Life in an ongoing quarantined world means that many of us will remain at home for the foreseeable future. We live in a challenging time, and the space in which we live is a large part of our visual landscape each day. As a result, many of us may have become more observant of the spaces we occupy, and how we can more comfortable live within them.
In our latest blog, MGAC Consultant Jhoana Colorado explores the concept of household thresholds through new eyes, as how the realities of living through the pandemic have coerced many to shift their perspectives and approaches to accessibility.
Understanding home threshold limitations
As I spend more time at home, I’ve become more aware of the accessibility downsides of my space. It’s become evident that most of the doors in my home do not have a level threshold, and the balcony has a set-down. Working as an Access Consultant and being confronted with the limits of my own home has exacerbated how I view access and its requirements. It has also made me think about the approach to my work as an Access Consultant.
All of this thinking has been exacerbated by the fact have a temporary bicycle rider injury that is affecting my mobility. Injuries such as an ankle sprain are common, unexpected, and sometimes unavoidable. A sudden movement or simply twisting the wrong way can create mild or a great deal of pain making it harder to use doors without a threshold level and balconies with a set-down. So, imagine how much of an impact this has on a daily basis, for wheelchair users and those with sensory disabilities. Smooth floor transition surfaces, hobless balcony thresholds, showers and lifts are so important.
In terms of balconies or outdoor areas, AS4654.2 (Standards Australia) acknowledges that, at times, conditions will not allow a set-down, such as when wheelchair access is required. This means that only a wheelchair accessible unit is required to have a flush threshold.
While this is not the end of the world, it does raise some questions and issues. For example, when I’m looking for a new place, a level threshold will be a necessity. As I’ve experienced recently, thresholds count, especially as I plan to keep riding my bike for as long as I can.
At MGAC, we always recommend that our clients ensure major items are addressed at early stages so that estimated costs can be foreseen prior to the tender process.
This process helps to reduce surprises before being presented at construction certification stages. At the tender stage, it is important that the budget is fixed to the most accurate extent possible. That is why, when choosing specifications for floor transition plates, door sills, door sills with ribbed profiles and threshold ramps, we ask our clients to consider:
· Does the fixture perform properly for its intended user and use?
· Does it comply with the AS1428.1 and BCA requirements (as minimal compliance)?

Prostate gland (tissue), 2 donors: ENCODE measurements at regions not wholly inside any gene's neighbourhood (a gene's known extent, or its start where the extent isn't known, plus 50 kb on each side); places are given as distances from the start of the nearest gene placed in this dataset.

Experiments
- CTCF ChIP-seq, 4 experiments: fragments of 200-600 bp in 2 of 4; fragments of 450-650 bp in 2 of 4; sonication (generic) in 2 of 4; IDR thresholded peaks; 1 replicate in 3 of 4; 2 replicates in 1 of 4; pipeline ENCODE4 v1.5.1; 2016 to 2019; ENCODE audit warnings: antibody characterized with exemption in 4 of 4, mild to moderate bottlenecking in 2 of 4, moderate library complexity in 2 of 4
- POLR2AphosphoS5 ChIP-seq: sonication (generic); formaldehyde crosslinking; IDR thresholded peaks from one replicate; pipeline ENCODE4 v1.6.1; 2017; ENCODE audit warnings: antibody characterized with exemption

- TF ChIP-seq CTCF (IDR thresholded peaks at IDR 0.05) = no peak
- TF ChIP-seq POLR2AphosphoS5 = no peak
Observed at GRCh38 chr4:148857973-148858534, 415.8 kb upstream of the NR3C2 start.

When providing these specifications, every detail counts. Consideration must be given by architects, designers and builders when choosing door tracks, threshold plates, door sills and other threshold elements. The entire accessibility team needs to be vigilant when working with suppliers to ensure that their products are compliant. Often, non-compliant items can be inaccurately claimed as compliant. There are cases where the specification parameters of suppliers do not align with the standard requirements.
At MGAC, we are committed to assisting clients and associated parties by assessing and responding to Request for Information (RFI’s). This helps to minimise errors when using non-compliant products that could jeopardise achieving Deemed-to-Satisfy (DtS) compliance. For example, we ask pointed questions such as:
· Does the situation need a Performance Based Solution, D3 or D2 depending on the building type and the transitions or threshold locations?
Following the National Construction Code
The National Construction Code (NCC) sets out requirements for access and egress provisions in all new buildings. Volume 1 of the NCC covers building Classes 1b to 10 and sets out additional requirements for access for people with a disability under Part D3.
Where it is not possible to recess or remove a threshold, a threshold ramp offers a practical solution. This must have a maximum gradient of 1 in 8, a maximum length of 280mm and a maximum rise of 35mm.
If the outdoor weather is a concern, grated drains can be installed to provide a level entrance to most thresholds. The narrow profile minimises impact on design, allowing seamless integration between internal and external areas – perfect for creating seamlessly combined indoor and outdoor spaces or for minimising transition while achieving water protection.
Every threshold is a critical component and a key linkage to all areas of the building both internally and externally.
More than ever, there is a need to re-assess the building environment and the motivation that shapes it. The ideal outcome is a space that is designed holistically and actively works to improve the experience of diverse users from all walks of life.
At MGAC, we work with dozens of clients towards this all, all with a sustainable approach that embraces the full meaning of access and the ways in which it connects us. Construction industries need to move forward collectively and make access a higher priority for the benefit of all users, residents and citizens.